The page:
Malaysia Now Has A Special Court To Handle Sexual Crimes Against Children
Here's everything you need to know about it.
Prime Minister Najib Razak on Thursday, 22 June, launched a Special Court to handle sexual crimes against children
It's a first of its kind of court in Malaysia and also the first of its kind in Southeast Asia, Prime Minister Datuk Seri Najib Razak said after officiating the launch yesterday.
It is located in the Annexe building of the Palace of Justice
The Special Court will hear cases that occur in Kuala Lumpur, Selangor, and Putrajaya.
"God willing, we will set up this (special) court to all states in stages," Najib said.
He also added that lawyers in the court should be provided with adequate training so as to ensure ethical approaches while questioning child witnesses.
The Special Court is set up under the Sexual Offences Against Children Act 2017. A senior Sessions Court judge from Klang will act as the judge for the Special Court.
According to a Bernama report, a total of 56 cases from Kuala Lumpur, Putrajaya and Selangor has been transferred to the Special Court.
The first of which is set to be heard at the Special Court on 4 July, it reported.
It will be heard by Sessions Court judge Yong Zarida Sazali. According to The Star Online, judge Sazali has 25 years experience in the legal profession as a deputy public prosecutor, a magistrate and a Sessions Court judge.
Speaking about the Special Court, Najib said that it is different from the existing Court for Children, where the perpetrators are children. "This Special Court hears criminal cases where children are the victims," he added.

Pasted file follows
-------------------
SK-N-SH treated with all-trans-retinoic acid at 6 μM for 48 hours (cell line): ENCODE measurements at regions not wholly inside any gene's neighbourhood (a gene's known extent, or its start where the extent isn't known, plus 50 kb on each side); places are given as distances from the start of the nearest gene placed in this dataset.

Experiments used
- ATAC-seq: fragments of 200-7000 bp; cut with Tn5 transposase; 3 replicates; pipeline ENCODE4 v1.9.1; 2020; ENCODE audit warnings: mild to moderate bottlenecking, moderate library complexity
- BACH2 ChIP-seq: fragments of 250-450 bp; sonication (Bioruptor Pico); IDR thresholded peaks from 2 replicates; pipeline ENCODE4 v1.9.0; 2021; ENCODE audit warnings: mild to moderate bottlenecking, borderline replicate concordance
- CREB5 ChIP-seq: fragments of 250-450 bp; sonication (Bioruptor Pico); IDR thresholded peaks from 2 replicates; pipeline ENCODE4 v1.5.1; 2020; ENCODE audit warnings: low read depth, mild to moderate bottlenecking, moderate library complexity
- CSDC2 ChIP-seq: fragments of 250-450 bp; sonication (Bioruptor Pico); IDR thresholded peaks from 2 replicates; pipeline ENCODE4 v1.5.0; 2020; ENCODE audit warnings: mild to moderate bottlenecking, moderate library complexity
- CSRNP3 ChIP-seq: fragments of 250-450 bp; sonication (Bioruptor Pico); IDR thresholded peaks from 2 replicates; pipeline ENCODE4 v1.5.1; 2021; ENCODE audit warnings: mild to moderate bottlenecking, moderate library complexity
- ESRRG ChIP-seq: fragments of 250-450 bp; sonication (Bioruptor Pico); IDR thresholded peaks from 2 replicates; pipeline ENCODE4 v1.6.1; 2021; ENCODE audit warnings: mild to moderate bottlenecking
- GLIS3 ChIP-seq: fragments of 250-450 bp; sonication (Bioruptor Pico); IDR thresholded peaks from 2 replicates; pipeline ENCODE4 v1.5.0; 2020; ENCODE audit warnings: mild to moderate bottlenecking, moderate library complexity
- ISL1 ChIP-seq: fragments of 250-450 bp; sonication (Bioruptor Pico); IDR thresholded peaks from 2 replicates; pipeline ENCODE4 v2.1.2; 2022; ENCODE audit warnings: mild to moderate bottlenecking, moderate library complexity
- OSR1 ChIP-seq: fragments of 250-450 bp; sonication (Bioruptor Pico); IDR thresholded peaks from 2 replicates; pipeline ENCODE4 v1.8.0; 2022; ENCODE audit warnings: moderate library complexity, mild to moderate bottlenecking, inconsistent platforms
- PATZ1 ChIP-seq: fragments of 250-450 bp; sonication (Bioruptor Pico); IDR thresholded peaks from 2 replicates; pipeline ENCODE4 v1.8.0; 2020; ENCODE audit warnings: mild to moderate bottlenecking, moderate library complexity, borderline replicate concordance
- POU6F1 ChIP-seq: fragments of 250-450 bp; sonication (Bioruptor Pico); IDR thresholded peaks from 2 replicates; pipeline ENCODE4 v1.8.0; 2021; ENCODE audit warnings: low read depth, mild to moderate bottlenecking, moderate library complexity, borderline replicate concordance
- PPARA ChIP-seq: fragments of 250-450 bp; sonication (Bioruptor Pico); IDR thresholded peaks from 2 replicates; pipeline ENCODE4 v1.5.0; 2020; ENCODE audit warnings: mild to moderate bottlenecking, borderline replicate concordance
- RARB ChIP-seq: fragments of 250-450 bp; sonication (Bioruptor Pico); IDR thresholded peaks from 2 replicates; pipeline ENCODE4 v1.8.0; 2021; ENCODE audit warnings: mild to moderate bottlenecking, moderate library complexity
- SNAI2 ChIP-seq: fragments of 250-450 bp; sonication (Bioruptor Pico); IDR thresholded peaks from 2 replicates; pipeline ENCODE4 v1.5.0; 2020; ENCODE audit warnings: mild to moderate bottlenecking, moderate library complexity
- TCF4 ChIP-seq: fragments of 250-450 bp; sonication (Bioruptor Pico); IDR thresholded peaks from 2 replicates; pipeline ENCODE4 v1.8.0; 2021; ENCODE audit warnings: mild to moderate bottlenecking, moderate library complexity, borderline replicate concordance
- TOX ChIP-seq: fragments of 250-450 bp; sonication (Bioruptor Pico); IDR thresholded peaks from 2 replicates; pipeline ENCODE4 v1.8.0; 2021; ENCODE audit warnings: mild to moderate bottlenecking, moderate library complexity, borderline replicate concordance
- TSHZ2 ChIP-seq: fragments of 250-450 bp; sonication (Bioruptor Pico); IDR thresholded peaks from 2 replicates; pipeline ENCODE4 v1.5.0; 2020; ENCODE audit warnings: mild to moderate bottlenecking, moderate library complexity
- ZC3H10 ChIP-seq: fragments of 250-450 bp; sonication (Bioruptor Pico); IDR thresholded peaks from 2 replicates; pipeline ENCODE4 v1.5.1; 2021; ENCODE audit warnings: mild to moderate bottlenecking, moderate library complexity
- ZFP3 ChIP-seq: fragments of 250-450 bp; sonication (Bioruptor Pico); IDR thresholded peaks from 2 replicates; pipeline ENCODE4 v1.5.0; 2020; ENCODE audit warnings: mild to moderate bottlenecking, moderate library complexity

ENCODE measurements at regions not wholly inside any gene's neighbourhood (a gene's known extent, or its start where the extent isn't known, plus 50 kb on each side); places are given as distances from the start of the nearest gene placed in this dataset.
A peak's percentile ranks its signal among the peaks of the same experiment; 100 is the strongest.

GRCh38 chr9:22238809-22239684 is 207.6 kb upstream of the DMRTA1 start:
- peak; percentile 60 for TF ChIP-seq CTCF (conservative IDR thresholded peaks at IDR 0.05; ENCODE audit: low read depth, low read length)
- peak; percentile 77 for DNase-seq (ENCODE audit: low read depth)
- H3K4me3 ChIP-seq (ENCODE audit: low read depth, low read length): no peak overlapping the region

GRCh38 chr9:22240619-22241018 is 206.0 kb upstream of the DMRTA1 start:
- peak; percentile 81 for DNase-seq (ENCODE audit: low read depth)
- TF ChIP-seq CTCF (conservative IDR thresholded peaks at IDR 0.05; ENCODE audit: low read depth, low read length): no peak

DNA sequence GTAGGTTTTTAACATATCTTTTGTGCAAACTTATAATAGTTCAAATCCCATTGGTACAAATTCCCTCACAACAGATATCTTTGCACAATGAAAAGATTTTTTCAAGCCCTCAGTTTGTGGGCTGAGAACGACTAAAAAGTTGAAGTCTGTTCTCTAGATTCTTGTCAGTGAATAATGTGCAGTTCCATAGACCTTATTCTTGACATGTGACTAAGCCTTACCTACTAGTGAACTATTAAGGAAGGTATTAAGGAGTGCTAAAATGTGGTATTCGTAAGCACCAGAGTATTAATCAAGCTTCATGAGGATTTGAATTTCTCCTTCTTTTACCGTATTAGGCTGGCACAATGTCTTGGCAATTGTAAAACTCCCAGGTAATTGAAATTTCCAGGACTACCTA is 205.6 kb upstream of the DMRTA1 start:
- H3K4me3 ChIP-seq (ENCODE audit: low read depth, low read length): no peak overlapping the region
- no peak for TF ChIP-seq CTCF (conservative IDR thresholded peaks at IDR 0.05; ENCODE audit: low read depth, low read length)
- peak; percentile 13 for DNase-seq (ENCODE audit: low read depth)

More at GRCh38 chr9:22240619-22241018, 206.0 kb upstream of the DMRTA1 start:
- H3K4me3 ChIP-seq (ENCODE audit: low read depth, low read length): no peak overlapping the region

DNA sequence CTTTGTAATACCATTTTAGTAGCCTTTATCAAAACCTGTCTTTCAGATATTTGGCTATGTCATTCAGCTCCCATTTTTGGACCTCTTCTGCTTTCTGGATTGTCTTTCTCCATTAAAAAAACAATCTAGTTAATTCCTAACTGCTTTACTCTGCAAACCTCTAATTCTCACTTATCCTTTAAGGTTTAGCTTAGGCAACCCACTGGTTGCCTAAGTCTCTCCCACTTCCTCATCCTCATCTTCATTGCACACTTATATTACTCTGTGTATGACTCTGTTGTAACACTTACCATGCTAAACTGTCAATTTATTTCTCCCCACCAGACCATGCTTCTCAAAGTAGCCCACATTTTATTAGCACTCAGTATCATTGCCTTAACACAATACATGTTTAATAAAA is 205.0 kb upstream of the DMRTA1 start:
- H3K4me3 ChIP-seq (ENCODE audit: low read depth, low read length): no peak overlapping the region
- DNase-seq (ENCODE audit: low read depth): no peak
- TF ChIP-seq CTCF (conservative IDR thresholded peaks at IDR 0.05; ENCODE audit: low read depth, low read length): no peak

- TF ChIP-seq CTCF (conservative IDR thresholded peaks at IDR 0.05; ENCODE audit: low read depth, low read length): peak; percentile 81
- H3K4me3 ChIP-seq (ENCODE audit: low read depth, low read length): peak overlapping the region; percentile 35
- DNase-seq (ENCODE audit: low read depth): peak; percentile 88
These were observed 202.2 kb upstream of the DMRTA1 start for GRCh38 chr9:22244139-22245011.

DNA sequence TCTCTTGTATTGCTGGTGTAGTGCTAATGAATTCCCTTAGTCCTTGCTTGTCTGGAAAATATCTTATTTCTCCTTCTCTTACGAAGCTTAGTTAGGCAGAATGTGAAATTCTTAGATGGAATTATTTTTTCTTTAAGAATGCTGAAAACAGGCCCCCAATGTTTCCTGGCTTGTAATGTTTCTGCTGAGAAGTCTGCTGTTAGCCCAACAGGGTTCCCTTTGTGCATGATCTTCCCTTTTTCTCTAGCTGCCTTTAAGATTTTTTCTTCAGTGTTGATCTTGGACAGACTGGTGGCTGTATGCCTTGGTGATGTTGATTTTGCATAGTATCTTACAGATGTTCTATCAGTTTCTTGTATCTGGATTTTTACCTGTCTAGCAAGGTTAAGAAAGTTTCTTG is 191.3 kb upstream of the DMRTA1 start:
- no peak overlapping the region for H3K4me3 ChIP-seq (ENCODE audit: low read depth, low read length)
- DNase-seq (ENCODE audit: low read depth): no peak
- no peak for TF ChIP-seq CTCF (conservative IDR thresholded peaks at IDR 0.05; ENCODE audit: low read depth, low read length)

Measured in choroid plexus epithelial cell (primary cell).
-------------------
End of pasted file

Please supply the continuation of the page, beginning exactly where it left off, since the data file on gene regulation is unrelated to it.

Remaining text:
It would help expedite cases related to sexual crimes against children, perhaps resolving them in less than a year instead of several years as is the case now.
The Special Court would focus on cases such as pornography, child grooming and child sexual assault, in accordance with the Sexual Offences Against Children Act 2017.
It is equipped with infrastructure such as court recording transcription; a waiting room for child witnesses; live video link; child witness screens and disabled-friendly facilities.
Whether or not the media would be allowed to follow the proceedings of the Special Court would depend on the judge, the media would not be allowed into the waiting room for child witnesses, Chief Justice Md Raus Sharif said
“If the judge declares that it is a closed court, then you (the media) must leave. Other than that, it is a normal court and you can cover the proceedings,” he said.
The waiting room for child witnesses has been named Permata Room. It was officiated by Rosmah Mansor.
Rosmah, who is also patron of the Permata Programmes, opened the Permata Room, which is equipped with a television, computers and children's games.
It also has a mini-library of reading materials suitable for children which were contributed by the Permata Foundation.
A special room, installed with a video-link facility, is also provided for "vulnerable witness". It is to ensure that they can testify from the room while feeling safe.
The room is accessible by the judge, the prosecutors and lawyers in the Special Court.
The proceedings at the Special Court would not be like in normal cases, Najib said, adding that the Special Court would have separate exits for both, the victims and accused
The victims would also not be able to see the faces of the accused, and vice versa, when they testify in court, The Star Online reported Najib as saying, who noted that such facilities were crucial to providing psycho-social support for child victims.